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Age homophily for predicting age of mobile phone customers

Homophily (a tendency of people to associate with others like them) is ubiquitous in real world and in social networks. We show the existence of age homophily in a mobile phone communication network and exploit it to predict the age group for all users in the network.

Guest blog by Jorge Brea (Grandata),  September, 2014.

Social networks generated by mobile phone users provide a rich platform for the study of human interactions. Understanding communication affinities can help describe  the semantic content of the social network, and together with the network topology, predict users attributes and preferences.

Here we address the following questions:

  1. How strong is age homophily among user in a mobile phone network,
  2. Can we efficiently harness this homophily together with the network topology to infer age groups for all users in the network, and finally
  3. how does the accuracy  of our methodology depend on a users topological properties in the mobile network.

Age homophily in the mobile phone communication network.

To look at age homophily, we had  access to  the age of  approximately  500,000 clients of the mobile phone company  (seed nodes). We first look at the age population pyramid for both female and male seeds, see Figure 1. The distribution has a double peak at ages around 30 and 42 years for both genders.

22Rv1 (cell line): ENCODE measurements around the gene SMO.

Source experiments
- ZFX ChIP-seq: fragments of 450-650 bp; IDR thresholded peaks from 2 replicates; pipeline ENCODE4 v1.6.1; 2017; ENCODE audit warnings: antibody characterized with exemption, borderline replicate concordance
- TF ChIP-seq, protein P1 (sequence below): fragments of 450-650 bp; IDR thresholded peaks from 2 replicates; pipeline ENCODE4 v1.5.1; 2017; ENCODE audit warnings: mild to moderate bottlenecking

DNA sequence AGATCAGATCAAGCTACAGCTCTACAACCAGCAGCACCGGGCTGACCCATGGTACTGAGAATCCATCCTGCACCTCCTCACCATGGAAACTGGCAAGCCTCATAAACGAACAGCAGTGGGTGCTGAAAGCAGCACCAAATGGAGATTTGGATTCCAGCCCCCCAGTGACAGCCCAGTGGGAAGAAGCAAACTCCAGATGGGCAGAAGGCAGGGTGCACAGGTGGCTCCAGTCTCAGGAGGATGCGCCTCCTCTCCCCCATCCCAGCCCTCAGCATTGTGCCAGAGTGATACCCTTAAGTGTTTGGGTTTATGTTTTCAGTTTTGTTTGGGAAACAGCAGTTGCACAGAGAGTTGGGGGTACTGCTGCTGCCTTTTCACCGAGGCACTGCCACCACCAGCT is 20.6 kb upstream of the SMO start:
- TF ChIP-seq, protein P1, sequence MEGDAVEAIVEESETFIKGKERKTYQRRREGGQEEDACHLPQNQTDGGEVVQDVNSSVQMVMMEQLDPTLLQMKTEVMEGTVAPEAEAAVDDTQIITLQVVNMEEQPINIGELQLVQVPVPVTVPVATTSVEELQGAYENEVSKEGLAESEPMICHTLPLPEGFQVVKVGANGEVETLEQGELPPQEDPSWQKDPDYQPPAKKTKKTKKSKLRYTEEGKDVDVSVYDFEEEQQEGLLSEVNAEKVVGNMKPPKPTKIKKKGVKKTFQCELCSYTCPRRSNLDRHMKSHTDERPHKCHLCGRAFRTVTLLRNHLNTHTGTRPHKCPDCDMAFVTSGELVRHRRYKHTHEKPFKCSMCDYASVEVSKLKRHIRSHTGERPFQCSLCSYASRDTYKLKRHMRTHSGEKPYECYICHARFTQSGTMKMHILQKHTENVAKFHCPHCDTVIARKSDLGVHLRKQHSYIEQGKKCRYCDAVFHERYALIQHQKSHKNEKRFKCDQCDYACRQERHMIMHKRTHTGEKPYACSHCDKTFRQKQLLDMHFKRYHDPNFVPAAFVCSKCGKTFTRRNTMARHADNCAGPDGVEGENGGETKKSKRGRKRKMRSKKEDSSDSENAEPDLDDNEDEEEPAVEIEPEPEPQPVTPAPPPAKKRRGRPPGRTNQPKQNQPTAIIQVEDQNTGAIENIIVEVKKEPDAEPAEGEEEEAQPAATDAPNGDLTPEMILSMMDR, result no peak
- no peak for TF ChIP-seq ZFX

Population and Age of Mobile Phone Customers
Figure 1

In Figure 2 we plot the histogram of age pairs for clients in the seed set that communicated with each other at least once within a three month period. We  observe a strong increase in caller-callee pairs for users of similar age signaling a plausible strong age homophily for the whole network. In this figure we also see two weaker off-diagonal peaks indicating communications between users a generational gap apart, plausible due to parent-children communications.

Links between different age groups
Figure 2

Algorithm for age prediction

Given the strong age homophily observed among the seed nodes, we propose a graph based algorithm  to infer the age group of the remaining users in the mobile network composed of over 70 million user with over 125 million connections. Our algorithm is a probability diffusion  algorithm with memory of the nodes initial state. Each node diffuses a probability vector for the node belonging to one of four age categories (<25, 25-34, 35-50, 50+)  remembering its vector initial state in each iteration. The algorithm's performance over all nodes in the network was over 46%, where random guessing would give a performance of 25%.

Performance based on nodes topological properties

Next, we looked at how performance depended on a node's topological relation to the seed set. We measured performance as a function of 1) seeds in a  nodes neighborhood, 2)  node's distance to the seed set, see Figure 3. We observed a significant increase in performance (with respect to the overall performance) for nodes closer to a seed, and up to 62% performance for nodes with three or more  seeds in their neighborhood.

Topology performance
Figure 3

Our methodology has allowed us to significantly increase the quality of our age predictions for user in the mobile phone network. We expect our method to work well for other user's attributes and network topologies showing significant homophily for the given attribute.

For more details, see  Harnessing The Mobile Phone Social Network Topology to Infer Users Demographic Attributes by Jorge Brea, Javier Burroni, Martin Minnoni and Carlos Sarraute, SNA-KDD Workshop 2014.

Jorge Brea, PhD is a Data scientist at Grandata, a company that integrates first-party and telco partner data to understand key market trends, predict customer behavior, and deliver impressive business results.


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